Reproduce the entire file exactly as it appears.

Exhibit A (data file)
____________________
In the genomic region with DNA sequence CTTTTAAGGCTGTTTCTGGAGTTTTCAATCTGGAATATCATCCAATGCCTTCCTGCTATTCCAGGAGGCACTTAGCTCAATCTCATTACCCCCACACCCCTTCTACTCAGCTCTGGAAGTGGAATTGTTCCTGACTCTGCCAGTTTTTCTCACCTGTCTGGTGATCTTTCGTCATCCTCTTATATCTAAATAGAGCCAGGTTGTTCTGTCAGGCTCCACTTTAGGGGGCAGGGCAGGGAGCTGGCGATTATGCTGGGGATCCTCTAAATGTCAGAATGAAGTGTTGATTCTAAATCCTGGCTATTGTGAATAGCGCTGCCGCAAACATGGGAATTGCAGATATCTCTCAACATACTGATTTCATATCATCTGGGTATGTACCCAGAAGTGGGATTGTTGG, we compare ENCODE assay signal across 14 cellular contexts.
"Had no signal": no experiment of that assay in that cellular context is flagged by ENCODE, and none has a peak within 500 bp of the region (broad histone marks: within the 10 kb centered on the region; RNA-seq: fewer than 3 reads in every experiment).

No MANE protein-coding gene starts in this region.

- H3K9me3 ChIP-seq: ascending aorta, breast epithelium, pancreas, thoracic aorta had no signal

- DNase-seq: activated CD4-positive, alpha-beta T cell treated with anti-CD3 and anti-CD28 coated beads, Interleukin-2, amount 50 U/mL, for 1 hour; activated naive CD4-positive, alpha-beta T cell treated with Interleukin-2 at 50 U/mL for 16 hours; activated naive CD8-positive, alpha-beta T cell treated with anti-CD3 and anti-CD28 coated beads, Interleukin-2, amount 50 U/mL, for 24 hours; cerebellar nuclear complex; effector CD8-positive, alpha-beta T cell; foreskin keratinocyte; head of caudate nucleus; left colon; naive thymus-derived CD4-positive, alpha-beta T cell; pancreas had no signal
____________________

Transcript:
In the genomic region with DNA sequence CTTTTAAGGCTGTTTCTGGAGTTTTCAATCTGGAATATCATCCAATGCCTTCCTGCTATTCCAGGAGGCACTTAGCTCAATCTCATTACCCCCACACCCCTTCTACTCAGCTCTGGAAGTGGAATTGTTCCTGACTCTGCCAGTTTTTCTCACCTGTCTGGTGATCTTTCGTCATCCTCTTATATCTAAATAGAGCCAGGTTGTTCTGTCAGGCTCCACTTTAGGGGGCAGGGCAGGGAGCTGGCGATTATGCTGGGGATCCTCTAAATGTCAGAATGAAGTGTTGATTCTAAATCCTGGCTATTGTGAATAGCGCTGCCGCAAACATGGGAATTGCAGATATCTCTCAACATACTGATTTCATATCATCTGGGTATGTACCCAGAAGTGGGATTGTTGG, we compare ENCODE assay signal across 14 cellular contexts.
"Had no signal": no experiment of that assay in that cellular context is flagged by ENCODE, and none has a peak within 500 bp of the region (broad histone marks: within the 10 kb centered on the region; RNA-seq: fewer than 3 reads in every experiment).

No MANE protein-coding gene starts in this region.

- H3K9me3 ChIP-seq: ascending aorta, breast epithelium, pancreas, thoracic aorta had no signal

- DNase-seq: activated CD4-positive, alpha-beta T cell treated with anti-CD3 and anti-CD28 coated beads, Interleukin-2, amount 50 U/mL, for 1 hour; activated naive CD4-positive, alpha-beta T cell treated with Interleukin-2 at 50 U/mL for 16 hours; activated naive CD8-positive, alpha-beta T cell treated with anti-CD3 and anti-CD28 coated beads, Interleukin-2, amount 50 U/mL, for 24 hours; cerebellar nuclear complex; effector CD8-positive, alpha-beta T cell; foreskin keratinocyte; head of caudate nucleus; left colon; naive thymus-derived CD4-positive, alpha-beta T cell; pancreas had no signal